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  Book Review: Euthanasia — Symptom of our Century
  

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By: Christian Wessling, M.D.
Euthanasie - ein Symptom unseres Jahrhunderts (Euthanasia — Symptom of our Century) by Armin J. Husemarm, MD, Verlag Freies Geis-tesleben, Stuttgart, 1966 (55 pp.)

That the atrocities of Nazism root in the spirit-denying, scientific paradigms of our time is not a novel idea among some modern thinkers, of whom Viennese psychiatrist and concentration camp survivor, Viktor Franki, may be the most prominent. What is not clearly seen by most, however, is that the whole spook did not end in 1945, but those very concepts and premises that laid the groundwork for the destruction of millions of human beings are alive and well and may be gaining ground in modem mainstream scientific thought.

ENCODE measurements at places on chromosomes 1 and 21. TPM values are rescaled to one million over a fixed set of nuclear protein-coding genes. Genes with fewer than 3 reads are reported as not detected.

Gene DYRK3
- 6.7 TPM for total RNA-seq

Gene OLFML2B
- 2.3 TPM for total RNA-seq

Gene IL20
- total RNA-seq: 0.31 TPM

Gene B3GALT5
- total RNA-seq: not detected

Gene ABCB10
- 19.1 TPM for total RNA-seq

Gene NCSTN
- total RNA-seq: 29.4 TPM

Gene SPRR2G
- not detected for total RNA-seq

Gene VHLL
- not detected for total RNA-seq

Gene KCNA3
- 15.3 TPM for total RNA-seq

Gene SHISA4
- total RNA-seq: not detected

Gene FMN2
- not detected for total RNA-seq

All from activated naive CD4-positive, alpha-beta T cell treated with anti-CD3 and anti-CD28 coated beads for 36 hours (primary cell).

Husemann's booklet, unfortunately not yet translated into English, attempts to penetrate these issues from an anthroposophical perspective, using the re-emergency of public interest in "mercy killings" of life deemed "unworthy" as a particularly striking case-in-point. With sharply chiseled Germanic phrases (which, no doubt, will prove challenging to translate), Husemann points out how onesided interpretations of the works of Haeckel and Darwin have influenced later thinkers such as Karl Marx, Adolf Hitler and B.F. Skinner as well as modem proponents of euthanasia such as ethicist, Peter Singer. "What emerge as pro-euthanasia propaganda throughout the world today are the matastases of deeply-diseased thinking." On the other hand, a thinking that includes "results of observation of soul and spirit according to the natural-scientific method", as outlined in Rudolf Steiner's Philosophy of Freedom, could provide much-needed clarity, as could an expanding grasp of the concept of reincarnation.

Dr. Husemann's ideas are well-researched, thoughtfully and provocatively presented. As health professionals, we will benefit from thinking them through, whether we agree with him or not.






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